Tom Brokaw repeats the right wing talking point on Meet the Press this morning that somehow President Obama just hasn't paid enough attention to business leaders in the United States. Brokaw wonders if that's the lesson that is going to be taken
December 26, 2010

Tom Brokaw repeats the right wing talking point on Meet the Press this morning that somehow President Obama just hasn't paid enough attention to business leaders in the United States. Brokaw wonders if that's the lesson that is going to be taken from the mid-term elections and if Obama will now start paying attention to their ideas on how to change the economy. I don't know what planet Brokaw is living on if he thinks President Obama hasn't already shown way too much deference to big business.

And those businesses are not creating jobs in America as Robert Reich pointed out this week in his column in the Huffington Post. Apparently Reich feels the same way I do, that Obama has already been more than friendly to big businesses regardless of what hacks like Brokaw would have us believe.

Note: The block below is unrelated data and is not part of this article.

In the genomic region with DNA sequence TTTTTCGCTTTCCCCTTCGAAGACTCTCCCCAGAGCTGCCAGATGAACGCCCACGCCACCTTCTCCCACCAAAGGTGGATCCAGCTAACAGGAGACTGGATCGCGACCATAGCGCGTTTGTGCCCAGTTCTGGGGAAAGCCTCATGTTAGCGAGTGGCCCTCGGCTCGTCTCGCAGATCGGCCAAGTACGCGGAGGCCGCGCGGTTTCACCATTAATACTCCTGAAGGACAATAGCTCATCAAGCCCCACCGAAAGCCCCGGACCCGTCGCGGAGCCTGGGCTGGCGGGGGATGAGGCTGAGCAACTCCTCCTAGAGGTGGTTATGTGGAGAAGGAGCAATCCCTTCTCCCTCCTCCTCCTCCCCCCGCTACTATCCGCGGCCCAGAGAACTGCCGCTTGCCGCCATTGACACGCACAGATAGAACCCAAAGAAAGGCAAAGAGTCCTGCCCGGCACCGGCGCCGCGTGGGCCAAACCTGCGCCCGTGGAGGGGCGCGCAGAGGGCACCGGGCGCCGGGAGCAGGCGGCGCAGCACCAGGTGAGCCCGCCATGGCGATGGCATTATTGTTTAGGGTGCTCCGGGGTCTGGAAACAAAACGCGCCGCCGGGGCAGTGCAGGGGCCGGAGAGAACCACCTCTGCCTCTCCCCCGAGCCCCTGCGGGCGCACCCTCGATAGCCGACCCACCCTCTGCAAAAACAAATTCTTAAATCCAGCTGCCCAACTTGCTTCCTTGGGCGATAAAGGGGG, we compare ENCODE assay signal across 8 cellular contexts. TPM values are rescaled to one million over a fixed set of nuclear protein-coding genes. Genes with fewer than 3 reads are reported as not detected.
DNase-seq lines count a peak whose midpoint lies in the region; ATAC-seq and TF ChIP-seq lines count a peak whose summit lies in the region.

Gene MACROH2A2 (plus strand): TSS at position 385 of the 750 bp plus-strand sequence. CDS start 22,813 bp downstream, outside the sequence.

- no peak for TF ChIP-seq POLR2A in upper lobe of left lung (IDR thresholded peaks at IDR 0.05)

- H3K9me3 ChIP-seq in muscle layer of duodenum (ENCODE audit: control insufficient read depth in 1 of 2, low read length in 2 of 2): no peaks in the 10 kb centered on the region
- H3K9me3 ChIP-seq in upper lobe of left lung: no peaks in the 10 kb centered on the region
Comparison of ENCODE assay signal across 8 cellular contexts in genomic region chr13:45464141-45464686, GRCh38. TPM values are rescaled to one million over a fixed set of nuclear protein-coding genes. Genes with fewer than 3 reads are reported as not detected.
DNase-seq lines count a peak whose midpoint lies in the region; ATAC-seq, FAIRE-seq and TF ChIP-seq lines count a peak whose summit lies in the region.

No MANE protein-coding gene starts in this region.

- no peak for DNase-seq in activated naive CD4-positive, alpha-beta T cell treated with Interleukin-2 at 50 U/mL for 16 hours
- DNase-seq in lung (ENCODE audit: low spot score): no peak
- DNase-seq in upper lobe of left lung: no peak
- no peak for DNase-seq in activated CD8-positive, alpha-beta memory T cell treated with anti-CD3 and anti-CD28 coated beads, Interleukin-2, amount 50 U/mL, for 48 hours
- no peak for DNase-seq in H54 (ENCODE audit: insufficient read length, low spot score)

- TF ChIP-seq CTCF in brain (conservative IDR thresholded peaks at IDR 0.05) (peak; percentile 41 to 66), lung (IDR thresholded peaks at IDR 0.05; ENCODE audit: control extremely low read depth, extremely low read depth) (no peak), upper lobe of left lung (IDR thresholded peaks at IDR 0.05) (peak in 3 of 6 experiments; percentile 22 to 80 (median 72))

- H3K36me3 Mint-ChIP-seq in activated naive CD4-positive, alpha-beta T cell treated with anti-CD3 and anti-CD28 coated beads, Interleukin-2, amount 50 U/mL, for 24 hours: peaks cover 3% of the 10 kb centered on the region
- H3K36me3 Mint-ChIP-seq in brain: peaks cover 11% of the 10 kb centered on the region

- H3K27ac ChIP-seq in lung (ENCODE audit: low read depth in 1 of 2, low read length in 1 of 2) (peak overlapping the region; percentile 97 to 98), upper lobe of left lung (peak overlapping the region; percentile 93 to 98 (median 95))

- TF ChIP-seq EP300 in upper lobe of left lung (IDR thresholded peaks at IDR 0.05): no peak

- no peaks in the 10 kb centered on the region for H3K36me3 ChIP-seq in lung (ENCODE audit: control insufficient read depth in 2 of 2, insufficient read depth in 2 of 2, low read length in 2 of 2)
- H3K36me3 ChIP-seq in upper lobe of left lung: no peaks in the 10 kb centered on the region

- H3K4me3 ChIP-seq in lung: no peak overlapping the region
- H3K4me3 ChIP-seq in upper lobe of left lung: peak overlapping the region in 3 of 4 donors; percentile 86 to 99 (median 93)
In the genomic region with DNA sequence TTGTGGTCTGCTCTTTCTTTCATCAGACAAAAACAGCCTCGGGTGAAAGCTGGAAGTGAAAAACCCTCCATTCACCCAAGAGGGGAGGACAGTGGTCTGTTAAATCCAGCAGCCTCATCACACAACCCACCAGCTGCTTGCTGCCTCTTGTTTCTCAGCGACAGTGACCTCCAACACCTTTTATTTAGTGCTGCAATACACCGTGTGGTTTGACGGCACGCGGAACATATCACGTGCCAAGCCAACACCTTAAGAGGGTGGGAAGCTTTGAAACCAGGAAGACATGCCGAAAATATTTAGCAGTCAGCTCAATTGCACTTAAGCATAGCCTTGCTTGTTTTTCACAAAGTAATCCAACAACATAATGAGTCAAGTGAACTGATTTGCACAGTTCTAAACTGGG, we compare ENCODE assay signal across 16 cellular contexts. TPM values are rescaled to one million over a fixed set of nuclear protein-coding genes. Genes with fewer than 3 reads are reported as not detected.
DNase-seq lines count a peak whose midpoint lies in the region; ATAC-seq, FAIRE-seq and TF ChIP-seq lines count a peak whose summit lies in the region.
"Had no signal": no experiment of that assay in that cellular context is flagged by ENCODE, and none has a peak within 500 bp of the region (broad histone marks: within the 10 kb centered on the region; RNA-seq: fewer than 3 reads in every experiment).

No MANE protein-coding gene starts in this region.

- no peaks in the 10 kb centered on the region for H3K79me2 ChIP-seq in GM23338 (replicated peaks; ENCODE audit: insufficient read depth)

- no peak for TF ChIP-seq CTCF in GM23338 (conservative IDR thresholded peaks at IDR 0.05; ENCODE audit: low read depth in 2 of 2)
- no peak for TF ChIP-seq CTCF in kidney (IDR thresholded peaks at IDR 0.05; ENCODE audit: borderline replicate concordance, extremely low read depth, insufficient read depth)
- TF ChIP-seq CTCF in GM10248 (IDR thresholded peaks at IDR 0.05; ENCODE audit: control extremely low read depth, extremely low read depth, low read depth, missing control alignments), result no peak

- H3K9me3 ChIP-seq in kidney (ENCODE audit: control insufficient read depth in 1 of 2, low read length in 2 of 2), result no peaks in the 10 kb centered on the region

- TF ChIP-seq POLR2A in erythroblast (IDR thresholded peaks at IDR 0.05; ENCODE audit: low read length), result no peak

The Year Washington Became "Business Friendly":

History will record 2010 as the year Washington became "business friendly."

Not that it was all that unfriendly before. Some would say the bailouts of Wall Street, AIG, GM, and Chrysler were about as friendly as it can get. In addition, Washington gave windfalls to drug companies and health insurers in the new health bill, subsidies to energy companies in the stimulus package, and billions to domestic and military contractors.

But for corporate America it still wasn't friendly enough. Before the midterm elections, Verizon CEO and Business Roundtable chair Ivan Seidenberg accused the president of creating a hostile environment for investment and job-creation. In the midterms, business leaders overwhelmingly threw their support to Republicans.

So the White House caved in on the Bush tax cuts for the wealthy, and is telling CEOs it will be on their side from now on. As the president recently told a group of CEOs, the choice "is not between Democrats and Republicans. It's between America and our competitors around the world. We can win the competition."

There's only one problem. America's big businesses are less and less American. They're going abroad for sales and employees. That's one reason they've showed record-breaking profits in 2010 while creating almost no American jobs....

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